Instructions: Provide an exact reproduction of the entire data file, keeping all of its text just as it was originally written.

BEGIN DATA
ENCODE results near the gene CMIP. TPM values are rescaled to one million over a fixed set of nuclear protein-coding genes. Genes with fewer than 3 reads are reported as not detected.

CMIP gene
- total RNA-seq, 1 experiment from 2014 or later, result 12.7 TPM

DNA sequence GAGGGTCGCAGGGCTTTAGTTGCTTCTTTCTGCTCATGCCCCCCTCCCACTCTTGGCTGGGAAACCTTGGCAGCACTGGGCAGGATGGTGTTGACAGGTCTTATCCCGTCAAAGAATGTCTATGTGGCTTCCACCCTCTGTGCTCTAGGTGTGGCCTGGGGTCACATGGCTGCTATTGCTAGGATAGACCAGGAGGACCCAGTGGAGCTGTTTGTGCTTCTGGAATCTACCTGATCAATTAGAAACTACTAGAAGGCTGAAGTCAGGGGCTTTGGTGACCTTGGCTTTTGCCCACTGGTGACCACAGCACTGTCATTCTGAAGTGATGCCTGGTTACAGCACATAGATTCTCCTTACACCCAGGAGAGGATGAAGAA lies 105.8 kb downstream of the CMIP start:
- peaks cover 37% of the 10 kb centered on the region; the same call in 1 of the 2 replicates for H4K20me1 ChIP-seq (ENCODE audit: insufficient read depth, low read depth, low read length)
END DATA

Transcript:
ENCODE results near the gene CMIP. TPM values are rescaled to one million over a fixed set of nuclear protein-coding genes. Genes with fewer than 3 reads are reported as not detected.

CMIP gene
- total RNA-seq, 1 experiment from 2014 or later, result 12.7 TPM

DNA sequence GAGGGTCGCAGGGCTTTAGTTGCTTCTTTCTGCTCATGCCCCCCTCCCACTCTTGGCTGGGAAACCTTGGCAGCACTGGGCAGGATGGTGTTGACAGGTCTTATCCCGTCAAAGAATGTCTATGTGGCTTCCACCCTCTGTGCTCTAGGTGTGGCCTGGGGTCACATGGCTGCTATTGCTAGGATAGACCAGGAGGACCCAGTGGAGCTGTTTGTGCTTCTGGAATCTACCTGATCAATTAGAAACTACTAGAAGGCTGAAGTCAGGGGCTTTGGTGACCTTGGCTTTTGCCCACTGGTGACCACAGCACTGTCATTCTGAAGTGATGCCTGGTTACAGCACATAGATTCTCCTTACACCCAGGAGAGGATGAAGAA lies 105.8 kb downstream of the CMIP start:
- peaks cover 37% of the 10 kb centered on the region; the same call in 1 of the 2 replicates for H4K20me1 ChIP-seq (ENCODE audit: insufficient read depth, low read depth, low read length)